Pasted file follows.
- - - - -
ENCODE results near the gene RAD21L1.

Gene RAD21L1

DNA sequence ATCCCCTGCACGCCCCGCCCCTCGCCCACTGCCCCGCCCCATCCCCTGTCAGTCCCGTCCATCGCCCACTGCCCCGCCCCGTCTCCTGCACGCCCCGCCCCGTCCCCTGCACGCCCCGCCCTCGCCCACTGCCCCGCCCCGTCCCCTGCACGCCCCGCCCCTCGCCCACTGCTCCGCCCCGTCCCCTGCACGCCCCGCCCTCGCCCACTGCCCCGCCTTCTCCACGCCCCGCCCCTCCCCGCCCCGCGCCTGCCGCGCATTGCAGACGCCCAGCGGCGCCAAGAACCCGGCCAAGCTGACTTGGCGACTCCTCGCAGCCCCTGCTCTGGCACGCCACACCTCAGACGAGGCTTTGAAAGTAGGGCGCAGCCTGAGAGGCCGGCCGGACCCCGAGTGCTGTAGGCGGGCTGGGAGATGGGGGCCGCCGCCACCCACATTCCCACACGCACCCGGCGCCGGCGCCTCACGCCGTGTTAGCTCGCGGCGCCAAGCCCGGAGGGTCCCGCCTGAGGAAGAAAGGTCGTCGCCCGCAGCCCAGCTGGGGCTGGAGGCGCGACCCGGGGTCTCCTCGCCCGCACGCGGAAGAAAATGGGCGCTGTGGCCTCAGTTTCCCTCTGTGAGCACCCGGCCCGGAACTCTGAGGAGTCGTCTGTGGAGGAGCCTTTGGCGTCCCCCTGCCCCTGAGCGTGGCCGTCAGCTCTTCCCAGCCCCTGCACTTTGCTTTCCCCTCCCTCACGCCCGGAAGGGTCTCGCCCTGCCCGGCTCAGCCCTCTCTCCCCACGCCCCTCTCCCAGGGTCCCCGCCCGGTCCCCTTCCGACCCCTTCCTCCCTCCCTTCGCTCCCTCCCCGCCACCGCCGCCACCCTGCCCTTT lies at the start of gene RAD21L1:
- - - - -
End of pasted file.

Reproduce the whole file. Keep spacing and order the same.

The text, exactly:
ENCODE results near the gene RAD21L1.

Gene RAD21L1

DNA sequence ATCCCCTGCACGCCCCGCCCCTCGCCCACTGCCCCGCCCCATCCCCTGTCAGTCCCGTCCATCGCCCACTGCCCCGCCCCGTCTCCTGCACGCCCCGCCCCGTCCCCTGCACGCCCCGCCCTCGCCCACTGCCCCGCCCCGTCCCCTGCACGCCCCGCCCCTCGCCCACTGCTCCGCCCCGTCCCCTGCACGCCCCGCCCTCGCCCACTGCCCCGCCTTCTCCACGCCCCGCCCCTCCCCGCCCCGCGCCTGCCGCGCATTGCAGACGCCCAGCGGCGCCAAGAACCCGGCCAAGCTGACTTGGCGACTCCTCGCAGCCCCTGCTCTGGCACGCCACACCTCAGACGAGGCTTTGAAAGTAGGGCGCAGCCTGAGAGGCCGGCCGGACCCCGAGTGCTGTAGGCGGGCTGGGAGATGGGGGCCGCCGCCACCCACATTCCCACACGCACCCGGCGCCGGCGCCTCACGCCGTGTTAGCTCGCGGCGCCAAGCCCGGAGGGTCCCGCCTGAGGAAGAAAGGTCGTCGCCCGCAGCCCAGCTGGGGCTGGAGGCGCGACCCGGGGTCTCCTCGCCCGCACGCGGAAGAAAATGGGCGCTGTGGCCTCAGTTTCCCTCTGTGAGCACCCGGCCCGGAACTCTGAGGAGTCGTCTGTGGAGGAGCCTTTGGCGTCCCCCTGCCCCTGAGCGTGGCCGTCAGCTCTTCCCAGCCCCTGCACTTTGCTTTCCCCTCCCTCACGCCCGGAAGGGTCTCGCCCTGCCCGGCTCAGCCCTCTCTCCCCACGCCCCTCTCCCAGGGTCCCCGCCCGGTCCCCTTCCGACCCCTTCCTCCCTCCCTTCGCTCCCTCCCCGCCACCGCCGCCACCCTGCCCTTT lies at the start of gene RAD21L1: